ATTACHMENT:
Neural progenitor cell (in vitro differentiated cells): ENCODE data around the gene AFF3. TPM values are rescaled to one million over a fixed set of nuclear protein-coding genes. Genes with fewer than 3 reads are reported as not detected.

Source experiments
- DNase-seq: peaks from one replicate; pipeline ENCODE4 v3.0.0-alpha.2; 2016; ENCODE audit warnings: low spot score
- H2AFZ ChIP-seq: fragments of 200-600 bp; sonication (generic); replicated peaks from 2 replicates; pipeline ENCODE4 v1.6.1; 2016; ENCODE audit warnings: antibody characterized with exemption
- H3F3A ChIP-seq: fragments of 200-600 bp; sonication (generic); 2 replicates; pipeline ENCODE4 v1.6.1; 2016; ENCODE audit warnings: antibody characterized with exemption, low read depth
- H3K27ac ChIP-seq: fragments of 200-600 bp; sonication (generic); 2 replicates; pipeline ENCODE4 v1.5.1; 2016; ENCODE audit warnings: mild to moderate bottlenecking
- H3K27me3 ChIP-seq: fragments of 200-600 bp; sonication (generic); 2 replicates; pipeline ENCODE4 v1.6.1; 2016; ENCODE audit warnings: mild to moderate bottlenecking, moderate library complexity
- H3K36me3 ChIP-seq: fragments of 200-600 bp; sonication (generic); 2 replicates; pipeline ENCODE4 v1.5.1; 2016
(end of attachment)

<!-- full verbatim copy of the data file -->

Neural progenitor cell (in vitro differentiated cells): ENCODE data around the gene AFF3. TPM values are rescaled to one million over a fixed set of nuclear protein-coding genes. Genes with fewer than 3 reads are reported as not detected.

Source experiments
- DNase-seq: peaks from one replicate; pipeline ENCODE4 v3.0.0-alpha.2; 2016; ENCODE audit warnings: low spot score
- H2AFZ ChIP-seq: fragments of 200-600 bp; sonication (generic); replicated peaks from 2 replicates; pipeline ENCODE4 v1.6.1; 2016; ENCODE audit warnings: antibody characterized with exemption
- H3F3A ChIP-seq: fragments of 200-600 bp; sonication (generic); 2 replicates; pipeline ENCODE4 v1.6.1; 2016; ENCODE audit warnings: antibody characterized with exemption, low read depth
- H3K27ac ChIP-seq: fragments of 200-600 bp; sonication (generic); 2 replicates; pipeline ENCODE4 v1.5.1; 2016; ENCODE audit warnings: mild to moderate bottlenecking
- H3K27me3 ChIP-seq: fragments of 200-600 bp; sonication (generic); 2 replicates; pipeline ENCODE4 v1.6.1; 2016; ENCODE audit warnings: mild to moderate bottlenecking, moderate library complexity
- H3K36me3 ChIP-seq: fragments of 200-600 bp; sonication (generic); 2 replicates; pipeline ENCODE4 v1.5.1; 2016